VANCOUVER, May 28, 2020 – The monthly Business Barometer® index for British Columbia slipped 4 points in May, reaching an index of 52.7 according to the latest survey results from the Canadian Federation of Independent Business (CFIB). The low index continues to reflect the significant stress and challenges entrepreneurs face as the navigate the COVID-19 pandemic. While several sectors look to reopen and/or expand services as the province enters Phase 2 of BC’s Restart Plan, small businesses continue to face a list of challenges.
“With British Columbia entering Phase two of its economic reopening plan, it is certainly encouraging to see more businesses open their doors to the public, with social distancing and additional protective measures in place,” says Muriel Protzer, Senior Policy Analyst for BC and the North. “While it is important to remain positive during these difficult times, we cannot ignore the urgent need to support local business in our province,” adds Protzer.
While business owners continue to monitor the ongoing situation and adjust as necessary to keep staff and customers safe, they must also consider the future of their business. Additional data collected from a CFIB Survey issued between May 15 and May 21, 2020 offers the perspective of over 800 independent business owners on how the COVID-19 pandemic is impacting their business. Most notably, the survey finds that:
- 71 per cent are worried consumer spending will be reduced, even following the COVID-19 crisis
- 62 per cent are worried about cash flow (e.g. paying rent, meeting payroll)
- 22 per cent are worried about having to close their business permanently
Even for those allowed to open, the future is unclear. Survey findings also indicate that 50 per cent of small businesses who are fully or partially closed, but allowed to open under provincial orders, say they have not reopened fully because sales will be too low to make it worthwhile.
“We all have a role to play in supporting small business in our province. Continued financial assistance and clear, timely communication from government is needed to help businesses transition as they reopen. By making the choice to shop locally, British Columbians can also support the small businesses that make up our local communities,” adds Protzer.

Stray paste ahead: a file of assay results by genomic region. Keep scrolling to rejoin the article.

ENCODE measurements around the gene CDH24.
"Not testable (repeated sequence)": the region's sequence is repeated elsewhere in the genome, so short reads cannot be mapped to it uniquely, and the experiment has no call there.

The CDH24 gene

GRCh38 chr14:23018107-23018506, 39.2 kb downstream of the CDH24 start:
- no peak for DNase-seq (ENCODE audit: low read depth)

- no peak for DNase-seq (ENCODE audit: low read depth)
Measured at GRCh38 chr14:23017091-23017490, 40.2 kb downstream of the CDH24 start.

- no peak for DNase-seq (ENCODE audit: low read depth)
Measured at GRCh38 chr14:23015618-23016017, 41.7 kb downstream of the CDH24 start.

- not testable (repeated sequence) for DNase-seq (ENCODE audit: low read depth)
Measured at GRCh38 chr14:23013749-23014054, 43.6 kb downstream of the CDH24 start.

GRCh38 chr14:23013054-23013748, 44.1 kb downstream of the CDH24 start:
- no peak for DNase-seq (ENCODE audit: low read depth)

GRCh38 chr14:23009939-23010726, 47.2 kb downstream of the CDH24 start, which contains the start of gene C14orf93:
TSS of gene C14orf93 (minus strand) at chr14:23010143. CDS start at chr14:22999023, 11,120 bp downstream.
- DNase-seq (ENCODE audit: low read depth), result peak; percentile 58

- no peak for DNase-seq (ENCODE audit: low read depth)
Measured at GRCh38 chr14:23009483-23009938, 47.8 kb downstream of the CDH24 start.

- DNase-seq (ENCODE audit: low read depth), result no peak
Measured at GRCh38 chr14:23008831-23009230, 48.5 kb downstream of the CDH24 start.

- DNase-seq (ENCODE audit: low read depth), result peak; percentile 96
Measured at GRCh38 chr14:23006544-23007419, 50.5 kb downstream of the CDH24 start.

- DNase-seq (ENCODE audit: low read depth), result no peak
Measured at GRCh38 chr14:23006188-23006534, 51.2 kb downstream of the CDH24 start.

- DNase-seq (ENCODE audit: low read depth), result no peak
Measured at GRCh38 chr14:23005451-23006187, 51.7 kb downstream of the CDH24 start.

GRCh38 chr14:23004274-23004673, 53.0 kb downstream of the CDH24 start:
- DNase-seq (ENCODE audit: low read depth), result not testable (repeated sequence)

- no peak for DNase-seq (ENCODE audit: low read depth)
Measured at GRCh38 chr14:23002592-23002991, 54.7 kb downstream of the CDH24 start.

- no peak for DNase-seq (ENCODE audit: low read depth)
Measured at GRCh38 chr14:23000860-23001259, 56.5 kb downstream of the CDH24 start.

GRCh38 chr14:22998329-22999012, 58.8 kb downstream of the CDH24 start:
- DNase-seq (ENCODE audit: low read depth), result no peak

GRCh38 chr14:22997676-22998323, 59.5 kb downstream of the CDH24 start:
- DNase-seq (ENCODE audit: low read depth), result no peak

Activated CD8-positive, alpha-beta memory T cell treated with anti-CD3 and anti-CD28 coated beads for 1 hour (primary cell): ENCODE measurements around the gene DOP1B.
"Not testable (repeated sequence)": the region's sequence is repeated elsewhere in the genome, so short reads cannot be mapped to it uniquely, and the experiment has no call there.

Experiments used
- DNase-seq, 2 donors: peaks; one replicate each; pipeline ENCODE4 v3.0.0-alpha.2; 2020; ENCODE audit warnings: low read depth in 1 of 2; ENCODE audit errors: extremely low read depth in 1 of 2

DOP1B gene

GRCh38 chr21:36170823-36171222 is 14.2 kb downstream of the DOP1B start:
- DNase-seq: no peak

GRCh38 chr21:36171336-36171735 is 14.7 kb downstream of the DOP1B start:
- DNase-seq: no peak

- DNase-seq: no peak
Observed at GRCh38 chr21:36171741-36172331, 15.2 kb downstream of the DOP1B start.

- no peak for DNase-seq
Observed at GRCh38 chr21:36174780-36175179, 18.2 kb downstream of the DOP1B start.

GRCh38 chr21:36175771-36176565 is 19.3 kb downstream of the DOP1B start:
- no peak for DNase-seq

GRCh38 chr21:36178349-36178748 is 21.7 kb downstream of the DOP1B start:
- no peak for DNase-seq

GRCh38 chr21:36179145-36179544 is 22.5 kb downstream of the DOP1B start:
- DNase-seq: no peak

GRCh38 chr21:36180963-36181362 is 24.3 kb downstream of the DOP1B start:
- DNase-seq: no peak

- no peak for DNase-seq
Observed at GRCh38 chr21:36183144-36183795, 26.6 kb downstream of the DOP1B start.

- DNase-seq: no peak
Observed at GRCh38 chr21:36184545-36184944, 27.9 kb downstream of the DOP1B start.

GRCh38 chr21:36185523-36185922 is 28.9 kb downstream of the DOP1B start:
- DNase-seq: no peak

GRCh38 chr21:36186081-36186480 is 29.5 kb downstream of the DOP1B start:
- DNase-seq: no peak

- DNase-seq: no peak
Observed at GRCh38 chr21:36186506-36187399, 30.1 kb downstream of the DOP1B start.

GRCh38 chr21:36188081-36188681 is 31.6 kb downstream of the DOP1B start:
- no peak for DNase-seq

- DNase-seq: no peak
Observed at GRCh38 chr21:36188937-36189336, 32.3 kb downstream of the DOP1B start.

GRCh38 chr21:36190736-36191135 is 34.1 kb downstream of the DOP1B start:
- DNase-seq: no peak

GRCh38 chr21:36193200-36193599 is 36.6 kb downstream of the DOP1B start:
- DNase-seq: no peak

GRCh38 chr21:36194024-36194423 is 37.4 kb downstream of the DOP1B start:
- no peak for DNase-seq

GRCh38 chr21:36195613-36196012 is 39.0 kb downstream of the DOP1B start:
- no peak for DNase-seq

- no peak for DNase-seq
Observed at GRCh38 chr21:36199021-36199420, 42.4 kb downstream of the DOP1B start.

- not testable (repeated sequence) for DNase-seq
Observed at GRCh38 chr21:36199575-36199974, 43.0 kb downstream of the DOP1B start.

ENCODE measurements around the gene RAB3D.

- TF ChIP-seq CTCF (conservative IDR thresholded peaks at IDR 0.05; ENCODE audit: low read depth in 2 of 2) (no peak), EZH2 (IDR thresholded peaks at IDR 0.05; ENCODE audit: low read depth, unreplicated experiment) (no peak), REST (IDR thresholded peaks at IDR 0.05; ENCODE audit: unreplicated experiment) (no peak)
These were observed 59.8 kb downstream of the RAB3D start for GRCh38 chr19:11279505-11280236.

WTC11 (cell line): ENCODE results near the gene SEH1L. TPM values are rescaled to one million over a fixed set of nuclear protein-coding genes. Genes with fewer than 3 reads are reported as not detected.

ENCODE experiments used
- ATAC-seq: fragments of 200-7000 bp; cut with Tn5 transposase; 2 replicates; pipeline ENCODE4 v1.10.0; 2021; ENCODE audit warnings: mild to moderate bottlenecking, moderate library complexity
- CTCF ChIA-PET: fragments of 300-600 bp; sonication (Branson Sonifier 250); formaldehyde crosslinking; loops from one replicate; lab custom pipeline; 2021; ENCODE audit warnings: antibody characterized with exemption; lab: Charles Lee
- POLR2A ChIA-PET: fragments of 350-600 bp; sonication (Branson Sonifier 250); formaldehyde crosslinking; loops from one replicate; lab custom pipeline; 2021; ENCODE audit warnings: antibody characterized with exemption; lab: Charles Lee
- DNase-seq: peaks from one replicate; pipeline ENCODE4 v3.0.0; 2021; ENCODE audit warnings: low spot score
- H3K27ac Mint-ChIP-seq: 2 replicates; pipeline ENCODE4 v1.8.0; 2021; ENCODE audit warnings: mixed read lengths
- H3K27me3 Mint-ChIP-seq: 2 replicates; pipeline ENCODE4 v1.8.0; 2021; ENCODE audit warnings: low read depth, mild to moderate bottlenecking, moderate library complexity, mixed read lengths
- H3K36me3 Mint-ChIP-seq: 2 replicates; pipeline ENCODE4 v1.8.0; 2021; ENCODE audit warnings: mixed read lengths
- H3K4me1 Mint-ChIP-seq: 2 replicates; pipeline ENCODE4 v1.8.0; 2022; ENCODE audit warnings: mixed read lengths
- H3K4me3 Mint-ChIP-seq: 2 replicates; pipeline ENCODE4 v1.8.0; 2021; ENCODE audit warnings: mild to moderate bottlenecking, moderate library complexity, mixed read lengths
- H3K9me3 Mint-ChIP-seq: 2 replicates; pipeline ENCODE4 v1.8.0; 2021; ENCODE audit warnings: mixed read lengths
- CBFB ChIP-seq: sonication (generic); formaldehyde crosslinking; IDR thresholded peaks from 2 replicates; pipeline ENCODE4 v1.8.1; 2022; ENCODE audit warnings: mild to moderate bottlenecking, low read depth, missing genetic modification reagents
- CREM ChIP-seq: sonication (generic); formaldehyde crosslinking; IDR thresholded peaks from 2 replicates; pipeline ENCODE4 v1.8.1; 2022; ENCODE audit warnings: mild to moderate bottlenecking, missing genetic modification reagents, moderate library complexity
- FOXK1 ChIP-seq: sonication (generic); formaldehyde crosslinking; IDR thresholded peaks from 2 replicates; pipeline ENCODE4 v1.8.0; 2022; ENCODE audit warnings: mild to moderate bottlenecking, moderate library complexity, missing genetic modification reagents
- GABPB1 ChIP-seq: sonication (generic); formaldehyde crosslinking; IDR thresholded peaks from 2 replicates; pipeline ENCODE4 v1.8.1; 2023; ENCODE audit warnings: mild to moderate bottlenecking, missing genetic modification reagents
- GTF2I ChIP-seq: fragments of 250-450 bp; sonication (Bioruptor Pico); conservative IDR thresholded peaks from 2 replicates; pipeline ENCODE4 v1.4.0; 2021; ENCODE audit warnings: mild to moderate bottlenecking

Measured on a scale between 0 and 100, an index level above 50 means owners expecting their business’ performance to be stronger in the next year outnumber those expecting weaker performance. An index level of between 65 and 75 means that the economy is growing at its potential. This month, it is notable to see no provincial index above 50 points.
To view the full report, please visit http://www.cfib.ca/barometer
The provincial numbers for January were: Nova Scotia (59.2), Ontario (57.1), Alberta (55.5), BC (52.7), Saskatchewan (51.9), Manitoba (50), New Brunswick (47.8), Newfoundland (42.5), Quebec (35.7), PEI (30).
Methodology - Survey Number Ten
Results are based on 809 responses from CFIB members in British Columbia, to a controlled-access web survey. Data reflect responses received between May 15 and 21, 2020.
Methodology - Barometer
The mid-May findings are based on 1281 responses from a stratified random sample of CFIB members, to a controlled-access web survey. Data reflect responses received on May 19 and 20th. Findings are statistically accurate to +/- 2.7 per cent 19 times in 20.
To arrange an interview with Muriel Protzer, Policy Analyst, about the BC results, please call 604-684-5325 or email [email protected] after 8:30 AM PT. To interview Chief Economist, Ted Mallett, about the national results, please call 416-222-8022. For more information, visit cfib.ca.
The Canadian Federation of Independent Business (CFIB) is Canada’s largest association of small and medium-sized businesses with 110,000 members across every industry and region. CFIB is dedicated to increasing business owners’ chances of success by driving policy change at all levels of government, providing expert advice and tools, and negotiating exclusive savings. Learn more at cfib.ca.